The Feisty Forager: Branch Lettuce

March Madness — Day 7

Branch lettuce (photo © SG Séguret)

Just beginning to creep back over the rocks with confidence, after gully-washing spring rains, branch lettuce (Micranthes micranthidifolia) — also known as lettuce leaf, saxifrage, brook lettuce, bear lettuce, wild lettuce, and mountain lettuce — is a true spring tonic.

Of course you can serve it up raw, mixed in with other spring greens, or as an addition to an egg salad sandwich, but most folks in the mountains prefer to fry it up in bacon grease with some chopped spring onions (or ramps) and a splash of vinegar for a version of “kilt (meaning killed, or wilted) lettuce”.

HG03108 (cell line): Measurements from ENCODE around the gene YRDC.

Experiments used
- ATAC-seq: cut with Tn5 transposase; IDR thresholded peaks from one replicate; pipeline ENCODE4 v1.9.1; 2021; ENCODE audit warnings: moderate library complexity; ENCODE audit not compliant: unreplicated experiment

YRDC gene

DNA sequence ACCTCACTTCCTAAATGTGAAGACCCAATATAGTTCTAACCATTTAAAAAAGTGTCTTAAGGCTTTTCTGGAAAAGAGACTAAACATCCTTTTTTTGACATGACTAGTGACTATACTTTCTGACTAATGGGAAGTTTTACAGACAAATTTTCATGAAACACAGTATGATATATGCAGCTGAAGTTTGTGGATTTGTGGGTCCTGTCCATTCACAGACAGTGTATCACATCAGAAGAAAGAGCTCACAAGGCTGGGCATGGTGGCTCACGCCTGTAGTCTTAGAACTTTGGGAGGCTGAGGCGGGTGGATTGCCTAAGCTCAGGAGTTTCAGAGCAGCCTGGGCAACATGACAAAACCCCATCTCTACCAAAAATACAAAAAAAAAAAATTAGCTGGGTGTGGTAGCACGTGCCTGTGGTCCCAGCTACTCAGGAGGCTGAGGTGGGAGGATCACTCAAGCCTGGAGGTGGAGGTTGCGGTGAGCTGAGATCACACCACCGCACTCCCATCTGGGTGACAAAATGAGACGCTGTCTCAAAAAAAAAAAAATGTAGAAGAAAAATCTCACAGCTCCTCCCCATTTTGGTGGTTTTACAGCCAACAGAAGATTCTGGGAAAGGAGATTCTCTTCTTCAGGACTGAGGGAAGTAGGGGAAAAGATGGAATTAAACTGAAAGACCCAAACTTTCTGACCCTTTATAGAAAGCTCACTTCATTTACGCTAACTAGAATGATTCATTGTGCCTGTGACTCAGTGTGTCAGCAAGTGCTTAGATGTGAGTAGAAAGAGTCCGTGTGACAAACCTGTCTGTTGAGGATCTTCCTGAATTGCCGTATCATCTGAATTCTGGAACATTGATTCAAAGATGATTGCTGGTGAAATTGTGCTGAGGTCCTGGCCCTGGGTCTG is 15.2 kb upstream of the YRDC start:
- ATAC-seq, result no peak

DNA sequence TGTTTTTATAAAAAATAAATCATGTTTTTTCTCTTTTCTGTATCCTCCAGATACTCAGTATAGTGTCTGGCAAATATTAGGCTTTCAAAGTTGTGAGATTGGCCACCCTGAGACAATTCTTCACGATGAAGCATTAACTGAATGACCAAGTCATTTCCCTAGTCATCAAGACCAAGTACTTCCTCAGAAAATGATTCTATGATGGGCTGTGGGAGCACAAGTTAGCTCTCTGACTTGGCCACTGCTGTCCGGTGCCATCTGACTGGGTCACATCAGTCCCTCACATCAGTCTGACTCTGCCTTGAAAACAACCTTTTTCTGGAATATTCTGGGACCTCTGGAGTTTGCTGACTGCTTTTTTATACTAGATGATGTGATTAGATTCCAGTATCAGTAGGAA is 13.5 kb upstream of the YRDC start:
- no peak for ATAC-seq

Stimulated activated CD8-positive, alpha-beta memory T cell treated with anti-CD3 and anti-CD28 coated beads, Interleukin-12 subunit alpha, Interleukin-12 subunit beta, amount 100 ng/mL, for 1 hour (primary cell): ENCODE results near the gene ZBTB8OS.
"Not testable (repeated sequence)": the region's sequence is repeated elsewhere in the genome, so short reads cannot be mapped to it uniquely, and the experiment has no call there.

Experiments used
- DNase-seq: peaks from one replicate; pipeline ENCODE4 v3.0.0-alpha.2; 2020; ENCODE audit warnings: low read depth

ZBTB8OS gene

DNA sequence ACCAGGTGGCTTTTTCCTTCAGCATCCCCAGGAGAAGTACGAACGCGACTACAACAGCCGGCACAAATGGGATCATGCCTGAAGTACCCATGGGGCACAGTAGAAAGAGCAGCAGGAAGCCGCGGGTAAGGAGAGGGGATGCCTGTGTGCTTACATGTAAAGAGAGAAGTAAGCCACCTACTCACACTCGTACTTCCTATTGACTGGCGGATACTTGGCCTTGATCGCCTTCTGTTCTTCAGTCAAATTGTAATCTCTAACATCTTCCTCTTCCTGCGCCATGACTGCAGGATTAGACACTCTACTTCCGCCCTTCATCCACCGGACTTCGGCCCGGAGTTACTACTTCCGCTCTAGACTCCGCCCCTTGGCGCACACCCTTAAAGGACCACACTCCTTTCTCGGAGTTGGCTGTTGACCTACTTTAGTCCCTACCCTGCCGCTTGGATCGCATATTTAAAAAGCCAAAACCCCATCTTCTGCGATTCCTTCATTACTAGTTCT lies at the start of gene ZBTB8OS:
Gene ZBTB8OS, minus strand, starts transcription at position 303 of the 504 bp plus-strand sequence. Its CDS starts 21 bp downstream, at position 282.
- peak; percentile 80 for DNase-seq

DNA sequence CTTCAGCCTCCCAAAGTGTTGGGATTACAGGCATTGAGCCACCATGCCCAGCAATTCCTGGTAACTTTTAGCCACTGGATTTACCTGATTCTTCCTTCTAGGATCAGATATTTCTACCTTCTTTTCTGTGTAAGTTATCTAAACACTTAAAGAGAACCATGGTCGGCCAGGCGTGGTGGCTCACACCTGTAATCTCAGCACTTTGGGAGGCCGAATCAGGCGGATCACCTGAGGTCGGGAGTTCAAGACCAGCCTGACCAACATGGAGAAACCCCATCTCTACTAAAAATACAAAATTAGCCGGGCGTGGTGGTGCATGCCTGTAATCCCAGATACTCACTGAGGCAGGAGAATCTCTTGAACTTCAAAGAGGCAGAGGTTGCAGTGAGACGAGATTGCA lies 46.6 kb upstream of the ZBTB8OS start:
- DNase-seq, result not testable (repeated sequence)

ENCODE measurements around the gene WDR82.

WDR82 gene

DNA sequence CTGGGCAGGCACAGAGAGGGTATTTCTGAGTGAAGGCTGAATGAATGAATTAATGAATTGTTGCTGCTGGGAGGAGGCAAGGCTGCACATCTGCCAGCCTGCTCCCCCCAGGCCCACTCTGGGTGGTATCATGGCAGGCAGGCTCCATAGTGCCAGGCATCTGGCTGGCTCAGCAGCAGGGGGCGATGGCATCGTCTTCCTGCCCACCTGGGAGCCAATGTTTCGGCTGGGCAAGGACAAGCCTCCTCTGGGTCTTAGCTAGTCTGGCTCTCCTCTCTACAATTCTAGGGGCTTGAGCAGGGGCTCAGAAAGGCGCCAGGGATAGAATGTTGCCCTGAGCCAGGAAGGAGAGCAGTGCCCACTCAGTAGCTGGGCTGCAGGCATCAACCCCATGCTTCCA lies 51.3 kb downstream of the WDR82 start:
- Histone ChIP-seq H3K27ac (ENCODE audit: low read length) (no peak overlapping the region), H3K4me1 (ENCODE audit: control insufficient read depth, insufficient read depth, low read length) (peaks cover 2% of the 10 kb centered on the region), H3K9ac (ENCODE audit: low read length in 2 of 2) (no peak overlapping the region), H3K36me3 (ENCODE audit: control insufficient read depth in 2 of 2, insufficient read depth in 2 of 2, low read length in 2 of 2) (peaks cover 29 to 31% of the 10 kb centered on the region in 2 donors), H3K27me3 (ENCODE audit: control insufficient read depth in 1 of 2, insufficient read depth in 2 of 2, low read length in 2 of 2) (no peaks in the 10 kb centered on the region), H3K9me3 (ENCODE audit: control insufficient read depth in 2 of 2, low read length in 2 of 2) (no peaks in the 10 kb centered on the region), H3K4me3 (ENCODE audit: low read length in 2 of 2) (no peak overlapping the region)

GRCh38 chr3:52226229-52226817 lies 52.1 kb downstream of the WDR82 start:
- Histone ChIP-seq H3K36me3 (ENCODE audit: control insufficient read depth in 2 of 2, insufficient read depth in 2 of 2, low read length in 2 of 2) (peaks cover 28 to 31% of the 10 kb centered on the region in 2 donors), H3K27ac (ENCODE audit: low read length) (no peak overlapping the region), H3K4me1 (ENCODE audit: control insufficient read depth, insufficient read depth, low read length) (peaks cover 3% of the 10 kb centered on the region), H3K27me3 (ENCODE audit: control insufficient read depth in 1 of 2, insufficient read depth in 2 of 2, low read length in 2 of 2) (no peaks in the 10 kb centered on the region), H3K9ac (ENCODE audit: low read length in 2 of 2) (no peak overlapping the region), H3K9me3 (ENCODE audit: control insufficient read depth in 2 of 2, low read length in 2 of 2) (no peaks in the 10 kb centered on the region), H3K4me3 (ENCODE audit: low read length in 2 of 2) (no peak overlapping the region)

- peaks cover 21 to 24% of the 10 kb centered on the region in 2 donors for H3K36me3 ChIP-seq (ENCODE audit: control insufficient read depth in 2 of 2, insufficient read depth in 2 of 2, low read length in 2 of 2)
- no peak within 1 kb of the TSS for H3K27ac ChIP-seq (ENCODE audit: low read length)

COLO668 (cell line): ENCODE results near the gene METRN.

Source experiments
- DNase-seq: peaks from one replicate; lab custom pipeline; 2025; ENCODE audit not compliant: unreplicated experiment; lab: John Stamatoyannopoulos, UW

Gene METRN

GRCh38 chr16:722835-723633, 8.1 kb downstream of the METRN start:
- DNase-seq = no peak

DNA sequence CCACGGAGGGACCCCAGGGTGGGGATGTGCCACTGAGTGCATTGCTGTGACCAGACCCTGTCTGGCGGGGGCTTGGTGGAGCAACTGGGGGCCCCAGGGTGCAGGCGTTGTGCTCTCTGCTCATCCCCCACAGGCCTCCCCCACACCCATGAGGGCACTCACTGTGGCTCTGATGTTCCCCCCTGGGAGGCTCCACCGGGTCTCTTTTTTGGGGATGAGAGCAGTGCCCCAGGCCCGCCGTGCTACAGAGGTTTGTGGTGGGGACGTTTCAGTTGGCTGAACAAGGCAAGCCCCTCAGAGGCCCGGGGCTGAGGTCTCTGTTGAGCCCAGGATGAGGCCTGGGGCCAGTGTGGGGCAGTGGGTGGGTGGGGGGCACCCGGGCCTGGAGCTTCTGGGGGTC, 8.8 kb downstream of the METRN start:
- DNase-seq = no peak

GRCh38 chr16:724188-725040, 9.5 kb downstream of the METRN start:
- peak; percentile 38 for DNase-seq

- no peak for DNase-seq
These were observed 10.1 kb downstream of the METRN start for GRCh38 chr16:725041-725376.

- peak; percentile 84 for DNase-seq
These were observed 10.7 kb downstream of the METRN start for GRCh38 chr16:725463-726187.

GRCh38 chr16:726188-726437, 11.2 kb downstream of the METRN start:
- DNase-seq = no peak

But first you have to find a “mess”, as a generous basketful is lovingly called. And that means traipsing up a holler, keeping your footing as you jump from stone to stone, until the stream you’ve been following becomes small enough to allow the roots of the lettuce to linger without being washed away with each deluge that may arise.

Once you’ve picked your heart’s desire, you may head back down the stream to the kitchen, or you can continue to head up the mountain with a picnic, into which you will tuck the delicate bitter greens, still pulsing vibrantly with life.

As you munch on this piece of the mountains, you meld into the mountains themselves.

This article is one of a month-long series of foraged treasures. For more recipes from the field and forest, check out .

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SG Séguret

Susi Gott Séguret, fiddler, dancer, photographer, chef, is author of multiple works, including Appalachian Appetite, Child of the Woods & Cooking with Truffles.